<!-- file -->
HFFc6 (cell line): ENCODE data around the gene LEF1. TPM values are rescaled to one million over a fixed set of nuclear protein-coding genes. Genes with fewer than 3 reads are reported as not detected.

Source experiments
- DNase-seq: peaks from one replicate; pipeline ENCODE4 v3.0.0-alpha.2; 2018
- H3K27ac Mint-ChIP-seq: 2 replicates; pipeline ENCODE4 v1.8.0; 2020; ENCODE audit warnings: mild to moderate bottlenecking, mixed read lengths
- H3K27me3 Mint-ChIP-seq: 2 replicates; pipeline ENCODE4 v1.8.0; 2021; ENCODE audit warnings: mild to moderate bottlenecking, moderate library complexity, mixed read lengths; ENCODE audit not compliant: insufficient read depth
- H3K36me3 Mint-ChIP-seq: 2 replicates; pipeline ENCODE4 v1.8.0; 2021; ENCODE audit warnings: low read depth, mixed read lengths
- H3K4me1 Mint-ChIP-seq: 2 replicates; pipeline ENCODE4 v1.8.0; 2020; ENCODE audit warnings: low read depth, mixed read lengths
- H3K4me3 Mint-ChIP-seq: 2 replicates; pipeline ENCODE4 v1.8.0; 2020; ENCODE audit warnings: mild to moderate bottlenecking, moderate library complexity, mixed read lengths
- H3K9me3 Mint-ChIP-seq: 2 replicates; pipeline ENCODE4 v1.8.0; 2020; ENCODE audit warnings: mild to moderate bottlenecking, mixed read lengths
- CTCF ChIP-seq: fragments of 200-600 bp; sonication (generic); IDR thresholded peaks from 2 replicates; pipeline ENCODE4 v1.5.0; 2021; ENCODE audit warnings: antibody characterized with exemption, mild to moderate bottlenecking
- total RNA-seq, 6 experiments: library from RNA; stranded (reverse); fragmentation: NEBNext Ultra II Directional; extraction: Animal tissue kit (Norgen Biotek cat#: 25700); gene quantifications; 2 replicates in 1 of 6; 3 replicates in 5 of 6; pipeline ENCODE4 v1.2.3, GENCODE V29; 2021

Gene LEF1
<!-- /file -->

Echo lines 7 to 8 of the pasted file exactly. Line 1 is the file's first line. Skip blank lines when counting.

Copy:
- H3K4me1 Mint-ChIP-seq: 2 replicates; pipeline ENCODE4 v1.8.0; 2020; ENCODE audit warnings: low read depth, mixed read lengths
- H3K4me3 Mint-ChIP-seq: 2 replicates; pipeline ENCODE4 v1.8.0; 2020; ENCODE audit warnings: mild to moderate bottlenecking, moderate library complexity, mixed read lengths